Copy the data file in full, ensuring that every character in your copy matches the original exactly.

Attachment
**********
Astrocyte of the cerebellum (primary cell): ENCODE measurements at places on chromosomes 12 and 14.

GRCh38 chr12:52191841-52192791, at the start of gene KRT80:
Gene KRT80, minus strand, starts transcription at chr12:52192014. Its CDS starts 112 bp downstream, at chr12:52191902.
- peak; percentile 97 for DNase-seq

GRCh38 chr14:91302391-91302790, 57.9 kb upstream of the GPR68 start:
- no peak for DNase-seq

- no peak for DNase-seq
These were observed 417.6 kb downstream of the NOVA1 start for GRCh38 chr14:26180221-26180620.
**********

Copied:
Astrocyte of the cerebellum (primary cell): ENCODE measurements at places on chromosomes 12 and 14.

GRCh38 chr12:52191841-52192791, at the start of gene KRT80:
Gene KRT80, minus strand, starts transcription at chr12:52192014. Its CDS starts 112 bp downstream, at chr12:52191902.
- peak; percentile 97 for DNase-seq

GRCh38 chr14:91302391-91302790, 57.9 kb upstream of the GPR68 start:
- no peak for DNase-seq

- no peak for DNase-seq
These were observed 417.6 kb downstream of the NOVA1 start for GRCh38 chr14:26180221-26180620.